Kelly O'Neill (formerly Kelly Young) has worked over 10 years as an advocate helping patients to be better informed and have a greater voice in their healthcare. She is the author of the best-selling book Rheumatoid Arthritis Unmasked: 10 Dangers of Rheumatoid Disease. Kelly received national acknowledgement with the 2011 WebMD Health Hero award. She is the president of the Rheumatoid Patient Foundation. Through her writing and speaking, she builds a more accurate awareness of rheumatoid disease (RD) aka rheumatoid arthritis (RA) geared toward the public and medical community; creates ways to empower patients to advocate for improved diagnosis and treatment; and brings recognition and visibility to the RA patient journey. In addition to RA Warrior, she writes periodically for newsletters, magazines, and websites. There are over 60,000 connections of her highly interactive Facebook page. You can also connect with Kelly by on Twitter or YouTube, or LinkedIn. She created the hashtag: #rheum. Kelly is a mother of five, longtime home-schooler, NASA enthusiast, and NFL fan. She has lived over thirteen years with unrelenting RD. See also https:/rawarrior.com/kelly-young-press/

13 thoughts on “How is Rheumatoid Arthritis Diagnosed? Part 2

  • July 6, 2009 at 8:44 pm
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    I think it is correct to say that some doctors just don't put the pieces of the puzzle together because they don't know what the whole picture looks like. It is unfortunate that so many doctors I have seen have had no answers to what was causing my pain but were satisfied to just send me on my way with "nothing". That is just wrong!! Are some practices becoming too large for good patient care? Is medicine about helping PEOPLE or about doctors MAKING MONEY?
    I believe the key to my diagnosis was persistence in knowing my own body and how I KNEW I felt….I didn't give up until I got an answer. I found a doctor who listened to me as if I was the most important patient he had and didn't let me go until there were answers. Although, not necessarily the answer that I wanted to hear (after at least a decade of searching), it is an answer and now I can focus on treatment and prevention of damage. For that I am thankful.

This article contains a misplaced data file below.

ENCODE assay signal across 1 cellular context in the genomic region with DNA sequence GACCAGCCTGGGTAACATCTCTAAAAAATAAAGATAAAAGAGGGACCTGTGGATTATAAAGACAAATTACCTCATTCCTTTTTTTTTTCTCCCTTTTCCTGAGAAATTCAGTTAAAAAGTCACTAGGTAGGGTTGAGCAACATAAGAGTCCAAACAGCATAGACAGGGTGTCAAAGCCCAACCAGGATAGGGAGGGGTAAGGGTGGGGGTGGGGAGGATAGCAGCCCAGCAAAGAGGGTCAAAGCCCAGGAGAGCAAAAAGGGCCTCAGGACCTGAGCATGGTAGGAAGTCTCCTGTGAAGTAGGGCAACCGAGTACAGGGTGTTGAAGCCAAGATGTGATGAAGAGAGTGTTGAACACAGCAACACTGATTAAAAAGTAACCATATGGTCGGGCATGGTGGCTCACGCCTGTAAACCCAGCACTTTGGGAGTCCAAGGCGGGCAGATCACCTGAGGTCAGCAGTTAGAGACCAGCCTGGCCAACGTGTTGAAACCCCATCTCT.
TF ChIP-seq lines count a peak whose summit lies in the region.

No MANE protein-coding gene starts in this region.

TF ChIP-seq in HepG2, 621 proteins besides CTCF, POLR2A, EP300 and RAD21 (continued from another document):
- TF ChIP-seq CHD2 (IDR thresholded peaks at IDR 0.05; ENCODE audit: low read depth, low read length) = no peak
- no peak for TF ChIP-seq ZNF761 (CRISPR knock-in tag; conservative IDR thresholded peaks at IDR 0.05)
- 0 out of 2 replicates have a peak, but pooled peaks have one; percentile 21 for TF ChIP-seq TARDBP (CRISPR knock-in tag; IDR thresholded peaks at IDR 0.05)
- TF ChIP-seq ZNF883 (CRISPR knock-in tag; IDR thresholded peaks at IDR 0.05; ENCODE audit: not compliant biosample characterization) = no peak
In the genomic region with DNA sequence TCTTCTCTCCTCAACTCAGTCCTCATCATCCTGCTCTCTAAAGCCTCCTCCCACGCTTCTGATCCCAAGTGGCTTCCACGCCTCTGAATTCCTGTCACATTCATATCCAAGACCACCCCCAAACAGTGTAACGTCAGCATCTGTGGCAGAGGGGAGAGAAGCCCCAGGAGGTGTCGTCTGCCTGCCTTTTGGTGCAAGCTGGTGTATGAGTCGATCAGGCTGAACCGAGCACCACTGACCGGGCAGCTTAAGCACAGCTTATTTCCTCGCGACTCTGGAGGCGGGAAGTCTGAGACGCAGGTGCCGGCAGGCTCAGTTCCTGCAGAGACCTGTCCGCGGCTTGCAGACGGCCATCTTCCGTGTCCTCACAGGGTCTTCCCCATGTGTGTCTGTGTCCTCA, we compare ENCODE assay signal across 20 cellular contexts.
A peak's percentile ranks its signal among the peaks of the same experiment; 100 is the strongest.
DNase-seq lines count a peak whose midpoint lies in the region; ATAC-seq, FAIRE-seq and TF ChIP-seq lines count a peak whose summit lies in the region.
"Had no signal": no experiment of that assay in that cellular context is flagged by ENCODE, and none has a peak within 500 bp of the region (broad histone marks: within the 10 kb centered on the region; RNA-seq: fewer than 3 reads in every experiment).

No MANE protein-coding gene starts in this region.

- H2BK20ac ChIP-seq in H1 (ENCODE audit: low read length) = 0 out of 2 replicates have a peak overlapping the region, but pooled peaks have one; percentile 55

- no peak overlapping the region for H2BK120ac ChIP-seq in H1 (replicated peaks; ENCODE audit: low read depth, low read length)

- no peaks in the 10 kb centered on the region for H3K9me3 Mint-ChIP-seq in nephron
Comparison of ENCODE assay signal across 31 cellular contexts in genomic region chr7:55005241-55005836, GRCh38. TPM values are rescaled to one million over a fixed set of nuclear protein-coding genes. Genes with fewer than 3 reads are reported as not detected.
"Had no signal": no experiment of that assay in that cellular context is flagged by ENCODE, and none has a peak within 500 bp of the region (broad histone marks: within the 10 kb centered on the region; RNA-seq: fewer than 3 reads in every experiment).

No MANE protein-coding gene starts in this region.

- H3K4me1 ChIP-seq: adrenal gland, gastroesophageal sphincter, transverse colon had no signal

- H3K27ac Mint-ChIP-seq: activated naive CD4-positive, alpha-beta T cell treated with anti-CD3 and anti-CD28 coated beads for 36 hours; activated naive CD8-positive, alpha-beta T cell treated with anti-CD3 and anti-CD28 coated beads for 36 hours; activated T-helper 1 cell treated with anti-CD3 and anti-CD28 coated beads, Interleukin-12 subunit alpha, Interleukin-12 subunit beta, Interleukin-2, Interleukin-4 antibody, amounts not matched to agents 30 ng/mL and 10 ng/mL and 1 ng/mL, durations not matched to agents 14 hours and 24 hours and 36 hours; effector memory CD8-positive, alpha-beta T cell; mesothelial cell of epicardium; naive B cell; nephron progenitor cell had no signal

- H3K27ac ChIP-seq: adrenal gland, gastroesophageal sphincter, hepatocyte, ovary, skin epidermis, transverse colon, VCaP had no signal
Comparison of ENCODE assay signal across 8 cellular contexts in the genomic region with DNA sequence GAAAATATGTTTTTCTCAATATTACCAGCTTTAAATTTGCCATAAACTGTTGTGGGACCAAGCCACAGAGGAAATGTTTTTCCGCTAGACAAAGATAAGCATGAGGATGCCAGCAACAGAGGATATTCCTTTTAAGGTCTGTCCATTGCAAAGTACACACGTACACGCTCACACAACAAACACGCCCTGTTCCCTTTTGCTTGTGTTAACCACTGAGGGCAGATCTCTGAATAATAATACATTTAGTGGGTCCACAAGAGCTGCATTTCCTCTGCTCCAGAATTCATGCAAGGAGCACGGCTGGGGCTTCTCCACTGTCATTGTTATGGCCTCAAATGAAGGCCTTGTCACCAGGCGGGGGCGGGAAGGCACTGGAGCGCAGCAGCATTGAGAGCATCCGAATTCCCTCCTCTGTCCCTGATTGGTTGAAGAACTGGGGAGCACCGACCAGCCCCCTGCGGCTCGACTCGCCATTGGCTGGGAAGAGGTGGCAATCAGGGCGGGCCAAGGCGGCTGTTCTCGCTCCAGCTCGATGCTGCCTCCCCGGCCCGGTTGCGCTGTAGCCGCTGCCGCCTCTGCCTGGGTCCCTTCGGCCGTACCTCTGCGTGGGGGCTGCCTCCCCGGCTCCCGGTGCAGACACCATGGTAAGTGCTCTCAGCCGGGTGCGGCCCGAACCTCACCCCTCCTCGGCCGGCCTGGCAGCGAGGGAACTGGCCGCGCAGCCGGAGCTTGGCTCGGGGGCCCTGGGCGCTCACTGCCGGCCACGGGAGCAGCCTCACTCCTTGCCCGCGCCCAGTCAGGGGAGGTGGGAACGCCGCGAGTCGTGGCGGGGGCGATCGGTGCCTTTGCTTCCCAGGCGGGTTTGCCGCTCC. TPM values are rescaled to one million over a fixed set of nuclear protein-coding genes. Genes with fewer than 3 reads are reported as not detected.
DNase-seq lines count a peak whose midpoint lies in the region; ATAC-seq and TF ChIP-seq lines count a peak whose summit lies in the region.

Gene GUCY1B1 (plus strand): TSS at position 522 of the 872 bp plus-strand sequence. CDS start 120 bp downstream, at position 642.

Reply
  • July 6, 2009 at 8:59 pm
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    Well said, Jenny.
    I wish your dr would start a special school to train doctors to be such good listeners!

    Reply
  • July 7, 2009 at 2:19 pm
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    Your blog lends evidence to the fact that we still don't know that much about RA. And that leads to confusion in diagnosing and treating it.

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  • July 7, 2009 at 2:39 pm
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    Yes, Andrew I agree.

    But, it I think it is easier than ever to learn now thanks to the 'net.
    We can learn from each other at the speed of cyberspace. But, how can we get the "medical establishment" to hear what we are saying about whatever we understand of RA is?

    Reply
  • July 7, 2009 at 5:37 pm
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    I love your idea about mining patient data from online posts about onset and symptoms. There are bias issues but it would certainly be a rich data set. There are similar data mining strategies done in business, industry, and education. Hmm…now you got me thinking…

    My doctor never mentioned the seven criteria. But looking back, I now know that's what he was looking for with all the forms, tests, xrays, and interviews. I met all but nodules and positive RF test. But I also had other symptoms that both he and my general doc used to lead towards a diagnosis. Those were iritis of both eyes, extreme fatigue, and chronic hives. Neither are on the ACR list. Fortunately, once it was clear it was RA, he acted quickly.

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  • July 7, 2009 at 6:28 pm
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    Andrew,
    I am glad your dr did as you said. You were lucky AND blessed.

    Now, professor, keep plotting and help me figure out how to "mine the data" and help others! Yeah!

    Reply
  • April 2, 2011 at 5:53 pm
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    So true on your email. I had three doctors tell me I have Seronegative RA, OA, and fibromyalgia. The first doctor changed taking my insurance so I went to another one. He qualified me and continued the medicine treatment before he strted not taking questions or listening anymore.
    My third RA has been a gem up until now. She had put me on biologics and kept me on Methtrexate for almost a year now.
    Just recently she started getting a little grumpy and at one point said to me with my wife present, I don’t think you have RA since the labs are always negative. However it started with both hands, feet, then knees. Fatigue and chronic severe pain has been with me since. I have 7 symptoms of the required 4 for RA. I guess RA doctors get tired of hearing us complain it hurts so much could you please fix it. Thats when there attitude changes. I heard this from others. OH well, I have it in writing I have the big three and if you look at my deformed swollen hands and feet, that should give them a clue. I hope they understand it does not have to be Seroposative to be RA.